Maybe the most bonkers entry in the 2014 TV season* was SyFy’s Helix. The arctic outbreak drama saw a team of CDC investigators responding to a strange outbreak in an isolated research facility, causing victims to spew black goo and go feral. Sounds pretty par for the course for your typical zombie-like story, right? Well, that’s before the series introduced long-lost twins, a race of immortals, and sentient blood.
Helix is coming back to SyFy next year for a second season and the network brought out producer Ronald Moore (Battlestar Galactica and showrunner Steven Maeda along with stars Neil Napier (Peter), Jordan Hayes (Sarah, really), Kyra Zagorsky (Julia), and Mark Ghanime (Maj. Balleseros) to talk about the heading into another year of infectious weirdness.
Maeda kicked the panel off by saying that the second season would double down the crazy. Maeda says the appeal of the show is that it’s a claustrophobic thriller, something that tends to grab audiences. If you watch the show, that’s not really a factor any longer and I think we’re all wondering how that will work headed into season two.
Moore says initially he wasn’t attracted to the concept, bored by yet another outbreak series. But he says that reading the script, he was attracted to the characters and wanted to follow their journey.
The actors talked about their arcs, with Ghanime saying that he was worried when his character went from a nondescript army guy to a villain. He knew that those characters didn’t tend to last long, but was relieved to find that Belleseros was someone with the capacity to care about something beyond his mission from the immortals by the end of the first season.
Maeda says that Napier’s character almost didn’t survive the pilot: in the original script, Dr. Farragut was dead when his brother and the rest of the CDC team arrived at the facility. But in later drafts, they decided to make him the infected hiding out in the ducts, stalking the facility. Napier joked that he enjoyed playing a character who was nice and consistent with no twists or changes.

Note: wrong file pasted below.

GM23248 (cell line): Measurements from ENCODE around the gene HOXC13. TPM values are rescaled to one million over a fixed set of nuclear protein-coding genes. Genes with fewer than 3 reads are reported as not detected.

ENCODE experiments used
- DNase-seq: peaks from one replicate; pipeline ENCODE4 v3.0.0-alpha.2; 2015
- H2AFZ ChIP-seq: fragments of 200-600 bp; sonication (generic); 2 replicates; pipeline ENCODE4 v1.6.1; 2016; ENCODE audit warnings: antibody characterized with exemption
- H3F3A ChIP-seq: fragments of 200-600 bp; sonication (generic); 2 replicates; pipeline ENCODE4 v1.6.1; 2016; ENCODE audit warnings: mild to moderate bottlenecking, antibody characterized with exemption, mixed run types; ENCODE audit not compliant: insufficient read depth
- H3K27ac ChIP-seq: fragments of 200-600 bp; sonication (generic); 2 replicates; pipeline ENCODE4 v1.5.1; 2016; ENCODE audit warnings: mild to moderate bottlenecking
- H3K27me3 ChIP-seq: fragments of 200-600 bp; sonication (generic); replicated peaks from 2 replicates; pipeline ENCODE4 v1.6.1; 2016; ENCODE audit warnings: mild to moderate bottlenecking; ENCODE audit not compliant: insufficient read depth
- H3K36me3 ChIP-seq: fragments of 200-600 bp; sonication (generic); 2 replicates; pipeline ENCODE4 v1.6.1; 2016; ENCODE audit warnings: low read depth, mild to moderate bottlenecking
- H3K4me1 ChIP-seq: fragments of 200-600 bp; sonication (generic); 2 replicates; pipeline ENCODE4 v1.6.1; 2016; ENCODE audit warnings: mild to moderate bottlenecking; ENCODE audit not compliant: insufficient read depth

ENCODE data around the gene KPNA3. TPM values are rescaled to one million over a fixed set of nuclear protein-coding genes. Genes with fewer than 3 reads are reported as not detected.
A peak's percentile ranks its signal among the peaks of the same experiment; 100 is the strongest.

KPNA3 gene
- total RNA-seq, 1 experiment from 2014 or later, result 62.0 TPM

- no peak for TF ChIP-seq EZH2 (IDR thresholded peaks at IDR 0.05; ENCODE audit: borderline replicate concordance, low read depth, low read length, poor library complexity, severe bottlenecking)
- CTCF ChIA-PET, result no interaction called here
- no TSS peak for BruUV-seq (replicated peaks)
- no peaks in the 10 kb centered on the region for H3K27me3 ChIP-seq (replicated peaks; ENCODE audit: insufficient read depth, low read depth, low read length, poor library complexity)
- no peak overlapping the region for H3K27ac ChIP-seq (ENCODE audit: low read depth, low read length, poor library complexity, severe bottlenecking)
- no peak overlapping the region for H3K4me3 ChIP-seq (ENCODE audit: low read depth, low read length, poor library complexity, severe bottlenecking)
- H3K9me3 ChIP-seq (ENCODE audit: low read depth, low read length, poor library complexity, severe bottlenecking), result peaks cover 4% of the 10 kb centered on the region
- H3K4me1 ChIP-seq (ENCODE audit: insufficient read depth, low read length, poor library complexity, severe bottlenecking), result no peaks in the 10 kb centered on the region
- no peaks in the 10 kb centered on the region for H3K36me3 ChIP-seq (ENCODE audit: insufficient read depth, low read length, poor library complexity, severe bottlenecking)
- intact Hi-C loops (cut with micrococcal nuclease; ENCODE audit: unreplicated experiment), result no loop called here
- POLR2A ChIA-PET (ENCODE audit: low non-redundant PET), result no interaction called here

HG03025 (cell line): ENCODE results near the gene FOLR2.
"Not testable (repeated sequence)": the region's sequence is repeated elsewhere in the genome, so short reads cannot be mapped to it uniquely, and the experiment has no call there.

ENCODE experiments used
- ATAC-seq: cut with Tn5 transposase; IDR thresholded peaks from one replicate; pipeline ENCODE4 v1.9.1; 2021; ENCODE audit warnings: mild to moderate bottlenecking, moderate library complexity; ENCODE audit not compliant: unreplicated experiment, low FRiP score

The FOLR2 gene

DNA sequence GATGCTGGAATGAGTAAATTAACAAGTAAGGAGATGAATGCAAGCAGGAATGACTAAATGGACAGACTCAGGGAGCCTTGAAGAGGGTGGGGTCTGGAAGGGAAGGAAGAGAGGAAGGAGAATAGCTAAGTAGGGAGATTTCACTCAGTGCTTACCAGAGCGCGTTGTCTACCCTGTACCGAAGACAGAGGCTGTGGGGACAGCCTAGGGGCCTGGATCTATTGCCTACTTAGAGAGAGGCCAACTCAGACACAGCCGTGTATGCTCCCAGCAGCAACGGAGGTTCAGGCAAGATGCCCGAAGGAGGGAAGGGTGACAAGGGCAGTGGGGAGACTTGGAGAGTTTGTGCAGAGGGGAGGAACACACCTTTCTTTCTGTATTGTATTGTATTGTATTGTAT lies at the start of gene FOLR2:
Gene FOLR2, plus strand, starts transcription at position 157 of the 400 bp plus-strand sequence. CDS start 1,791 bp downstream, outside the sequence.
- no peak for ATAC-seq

Speaking of twists, Maeda and Moore feel that they’ve tried to craft the series like it’s a house, building one part on top of another, with various elements revealing themselves during construction (that’s… and odd description of the construction process, but adds so much insight into how they’re building this show).
As for the format of the second season, Maeda says that they’ll keep the one day per episode format, albeit with more jumping around in time. He says the plan is to “re-set the table,” and that we’ll be spending our time in a different location this time: on an island. We got a look at some of the concept art for the new facility: a well-light bio-lab which is a complete 180 from the frozen-in boio-dome from the first season.
The second season of Helix will debut in 2015 on SyFy.
*Well, we’ll see how The Strain shakes out. There’s plenty of room for that show to go deliriously off the rails (in a good way).